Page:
Dubai's crown prince bought a camel for a record $2.7 million during a desert festival in the emirate of Abu Dhabi.
Sheik Hamdan bin Mohammed bin Rashid al-Maktoum, the son of Dubai's ruler Sheik Mohammed and his heir apparent, bought 16 camels for $4.5 million during a camel beauty pageant taking place during a desert carnival that aims to preserve the nomadic way of life in the oil-rich Gulf.
Sheik Hamdan paid $2.7 million for one camel, Emirates' state news agency reported Tuesday. It gave no details on the camel.
More than 17,000 camels from the oil-rich Gulf countries — the Emirates, Saudi Arabia, Oman, Qatar and Bahrain — were registered for a camel beauty contest taking place over two weeks in the Emirates' Western desert.
Camels are registered for beauty contest in several categories, defined by age and skin color. The owners of the top three camels in each category split a 2 million price fund and each receive a car from a pool of more than 100 4x4 vehicles and pickup trucks.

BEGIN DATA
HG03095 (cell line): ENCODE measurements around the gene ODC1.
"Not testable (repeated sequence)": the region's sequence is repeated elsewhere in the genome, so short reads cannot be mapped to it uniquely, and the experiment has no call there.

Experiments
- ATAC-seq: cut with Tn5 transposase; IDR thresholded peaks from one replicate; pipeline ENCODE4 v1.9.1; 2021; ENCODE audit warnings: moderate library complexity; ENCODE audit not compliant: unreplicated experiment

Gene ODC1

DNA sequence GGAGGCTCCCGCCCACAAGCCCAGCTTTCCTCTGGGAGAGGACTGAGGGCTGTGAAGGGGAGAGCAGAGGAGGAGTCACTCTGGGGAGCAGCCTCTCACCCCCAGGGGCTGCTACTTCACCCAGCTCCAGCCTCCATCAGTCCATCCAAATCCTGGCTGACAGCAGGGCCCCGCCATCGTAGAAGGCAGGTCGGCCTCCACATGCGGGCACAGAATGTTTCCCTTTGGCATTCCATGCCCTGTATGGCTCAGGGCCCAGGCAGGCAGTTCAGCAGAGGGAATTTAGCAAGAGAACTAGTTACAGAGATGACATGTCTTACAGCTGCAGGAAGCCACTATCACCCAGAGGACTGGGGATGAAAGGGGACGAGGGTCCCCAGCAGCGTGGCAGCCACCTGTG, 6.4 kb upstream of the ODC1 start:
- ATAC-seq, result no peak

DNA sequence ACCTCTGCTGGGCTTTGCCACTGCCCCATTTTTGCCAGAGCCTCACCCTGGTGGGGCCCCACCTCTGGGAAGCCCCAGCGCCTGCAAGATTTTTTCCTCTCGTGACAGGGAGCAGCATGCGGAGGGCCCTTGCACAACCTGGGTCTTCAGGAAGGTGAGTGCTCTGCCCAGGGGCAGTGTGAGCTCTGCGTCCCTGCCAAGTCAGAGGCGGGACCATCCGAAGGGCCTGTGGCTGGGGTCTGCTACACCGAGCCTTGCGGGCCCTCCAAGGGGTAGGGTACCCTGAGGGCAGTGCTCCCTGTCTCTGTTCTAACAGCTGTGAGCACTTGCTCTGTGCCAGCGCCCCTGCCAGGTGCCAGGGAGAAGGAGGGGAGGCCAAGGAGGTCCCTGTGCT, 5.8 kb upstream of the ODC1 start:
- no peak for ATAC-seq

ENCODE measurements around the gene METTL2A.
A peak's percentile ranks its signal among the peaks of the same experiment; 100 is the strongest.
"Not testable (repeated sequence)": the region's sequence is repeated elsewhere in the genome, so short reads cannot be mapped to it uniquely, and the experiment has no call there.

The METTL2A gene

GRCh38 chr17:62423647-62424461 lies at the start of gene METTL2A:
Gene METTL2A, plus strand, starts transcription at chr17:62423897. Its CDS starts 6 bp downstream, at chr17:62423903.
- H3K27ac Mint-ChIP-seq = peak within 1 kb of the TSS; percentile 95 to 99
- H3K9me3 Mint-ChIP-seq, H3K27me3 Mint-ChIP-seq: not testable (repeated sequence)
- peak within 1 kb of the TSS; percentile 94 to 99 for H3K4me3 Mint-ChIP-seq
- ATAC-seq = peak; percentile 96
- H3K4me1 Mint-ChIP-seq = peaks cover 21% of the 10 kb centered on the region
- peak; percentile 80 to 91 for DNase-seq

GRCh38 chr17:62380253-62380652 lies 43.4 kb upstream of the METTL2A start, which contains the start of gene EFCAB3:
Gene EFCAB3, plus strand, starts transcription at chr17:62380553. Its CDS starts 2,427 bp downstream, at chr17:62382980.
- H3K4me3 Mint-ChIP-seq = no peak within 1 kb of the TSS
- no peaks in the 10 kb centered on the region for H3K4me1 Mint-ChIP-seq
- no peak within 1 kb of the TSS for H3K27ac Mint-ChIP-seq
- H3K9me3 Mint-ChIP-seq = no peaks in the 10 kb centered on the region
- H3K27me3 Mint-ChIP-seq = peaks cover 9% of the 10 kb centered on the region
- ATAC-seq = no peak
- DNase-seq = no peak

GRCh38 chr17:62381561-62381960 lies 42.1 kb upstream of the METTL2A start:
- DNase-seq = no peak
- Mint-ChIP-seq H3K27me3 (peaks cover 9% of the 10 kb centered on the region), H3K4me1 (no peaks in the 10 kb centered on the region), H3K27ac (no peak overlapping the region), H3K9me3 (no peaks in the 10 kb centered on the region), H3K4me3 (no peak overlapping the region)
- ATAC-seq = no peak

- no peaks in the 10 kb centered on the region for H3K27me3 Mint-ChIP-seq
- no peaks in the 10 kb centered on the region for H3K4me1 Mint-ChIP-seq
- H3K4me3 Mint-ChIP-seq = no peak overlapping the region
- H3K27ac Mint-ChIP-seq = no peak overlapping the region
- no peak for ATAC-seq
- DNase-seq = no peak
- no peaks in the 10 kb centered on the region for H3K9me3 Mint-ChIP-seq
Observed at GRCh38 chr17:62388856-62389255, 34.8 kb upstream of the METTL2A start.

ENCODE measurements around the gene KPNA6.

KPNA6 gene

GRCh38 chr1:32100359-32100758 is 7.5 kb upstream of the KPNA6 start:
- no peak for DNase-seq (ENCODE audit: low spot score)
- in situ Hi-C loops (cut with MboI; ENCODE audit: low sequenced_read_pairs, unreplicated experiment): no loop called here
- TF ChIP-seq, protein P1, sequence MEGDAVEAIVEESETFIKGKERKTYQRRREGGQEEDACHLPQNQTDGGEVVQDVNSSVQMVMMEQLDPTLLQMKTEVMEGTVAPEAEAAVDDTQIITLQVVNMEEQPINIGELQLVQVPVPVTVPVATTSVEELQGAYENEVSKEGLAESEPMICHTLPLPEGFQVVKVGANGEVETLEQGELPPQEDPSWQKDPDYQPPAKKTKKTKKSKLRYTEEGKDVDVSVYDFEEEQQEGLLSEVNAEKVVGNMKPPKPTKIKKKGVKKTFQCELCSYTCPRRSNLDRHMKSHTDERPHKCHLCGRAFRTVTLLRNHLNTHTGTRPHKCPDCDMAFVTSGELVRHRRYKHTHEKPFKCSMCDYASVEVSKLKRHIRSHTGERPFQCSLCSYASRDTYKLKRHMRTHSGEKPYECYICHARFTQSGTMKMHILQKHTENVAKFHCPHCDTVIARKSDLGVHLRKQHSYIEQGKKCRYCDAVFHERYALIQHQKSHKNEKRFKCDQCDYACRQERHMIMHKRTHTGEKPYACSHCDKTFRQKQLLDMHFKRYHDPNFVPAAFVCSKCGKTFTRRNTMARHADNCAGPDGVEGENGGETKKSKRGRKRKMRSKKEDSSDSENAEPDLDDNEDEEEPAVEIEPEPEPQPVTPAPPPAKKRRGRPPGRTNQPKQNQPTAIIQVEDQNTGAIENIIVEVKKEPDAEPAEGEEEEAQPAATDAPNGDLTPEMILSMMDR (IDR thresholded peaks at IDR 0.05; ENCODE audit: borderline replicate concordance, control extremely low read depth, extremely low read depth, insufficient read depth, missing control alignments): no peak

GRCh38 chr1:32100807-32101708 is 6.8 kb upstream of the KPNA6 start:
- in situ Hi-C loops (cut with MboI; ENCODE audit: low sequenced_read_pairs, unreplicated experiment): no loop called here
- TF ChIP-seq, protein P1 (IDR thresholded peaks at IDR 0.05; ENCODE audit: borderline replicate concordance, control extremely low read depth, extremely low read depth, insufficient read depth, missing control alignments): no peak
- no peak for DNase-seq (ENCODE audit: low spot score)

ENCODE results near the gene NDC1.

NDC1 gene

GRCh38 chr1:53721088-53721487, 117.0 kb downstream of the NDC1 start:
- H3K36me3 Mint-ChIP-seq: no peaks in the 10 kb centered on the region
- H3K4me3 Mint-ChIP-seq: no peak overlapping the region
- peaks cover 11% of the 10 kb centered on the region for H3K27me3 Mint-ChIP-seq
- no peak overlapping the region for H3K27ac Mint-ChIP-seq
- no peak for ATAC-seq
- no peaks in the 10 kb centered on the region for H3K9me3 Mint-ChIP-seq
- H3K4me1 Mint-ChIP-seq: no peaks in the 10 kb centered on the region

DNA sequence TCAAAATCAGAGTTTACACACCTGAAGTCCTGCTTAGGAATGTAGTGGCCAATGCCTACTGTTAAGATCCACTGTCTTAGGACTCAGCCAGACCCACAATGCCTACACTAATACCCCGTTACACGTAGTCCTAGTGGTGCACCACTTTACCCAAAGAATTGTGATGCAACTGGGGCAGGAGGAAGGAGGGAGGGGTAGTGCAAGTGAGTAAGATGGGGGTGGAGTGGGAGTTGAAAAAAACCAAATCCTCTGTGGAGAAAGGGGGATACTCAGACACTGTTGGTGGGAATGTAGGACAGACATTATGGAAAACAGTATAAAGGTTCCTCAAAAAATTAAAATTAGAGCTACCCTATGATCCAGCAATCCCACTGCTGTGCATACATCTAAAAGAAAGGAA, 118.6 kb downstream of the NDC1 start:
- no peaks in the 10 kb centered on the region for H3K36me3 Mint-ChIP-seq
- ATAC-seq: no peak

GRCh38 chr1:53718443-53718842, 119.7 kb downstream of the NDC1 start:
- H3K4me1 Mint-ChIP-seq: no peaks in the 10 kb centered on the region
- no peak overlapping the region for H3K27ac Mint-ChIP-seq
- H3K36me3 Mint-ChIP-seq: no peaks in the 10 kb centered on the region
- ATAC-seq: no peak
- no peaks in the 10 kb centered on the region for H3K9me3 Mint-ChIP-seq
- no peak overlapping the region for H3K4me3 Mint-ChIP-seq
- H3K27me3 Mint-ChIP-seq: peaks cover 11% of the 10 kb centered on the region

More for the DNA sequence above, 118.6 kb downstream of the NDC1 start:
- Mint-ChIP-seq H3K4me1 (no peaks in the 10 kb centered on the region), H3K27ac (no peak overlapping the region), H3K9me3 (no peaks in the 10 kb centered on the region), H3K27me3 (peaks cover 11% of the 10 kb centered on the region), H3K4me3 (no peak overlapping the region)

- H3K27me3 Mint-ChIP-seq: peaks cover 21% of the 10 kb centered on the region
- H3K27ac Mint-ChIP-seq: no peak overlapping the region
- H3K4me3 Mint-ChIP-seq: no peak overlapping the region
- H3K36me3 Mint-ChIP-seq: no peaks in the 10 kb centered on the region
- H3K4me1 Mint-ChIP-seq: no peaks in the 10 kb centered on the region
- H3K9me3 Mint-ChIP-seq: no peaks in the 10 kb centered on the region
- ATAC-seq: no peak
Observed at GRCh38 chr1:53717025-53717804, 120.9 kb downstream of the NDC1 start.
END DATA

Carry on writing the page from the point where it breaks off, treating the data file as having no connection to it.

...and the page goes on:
Five judges assess the camels' bodies as a whole and their necks, heads, lips, noses, humps, legs and feet separately.
The money and cars for the camel beauty contest were donated by the members of Abu Dhabi's ruling family, which organized the festival in a bid to preserve the nomadic way of life in the desert that predates the discovery of oil in the region in the 1960's.
The ruler of Abu Dhabi, Sheik Khalifa bin Zayed al-Nahyan, who is also the Emirates' president, and his brother Sheik Mohammed Bin Zayed al-Nahyan both own an undisclosed number of camels.
Abu Dhabi is the capital of United Arab Emirates and, with the lion's share of the country's oil resources, the richest of the seven semiautonomous emirates that make up the Gulf country. Dubai, the largest emirate in population, has been undergoing an unprecedented boom as its leaders shape it into a major financial center.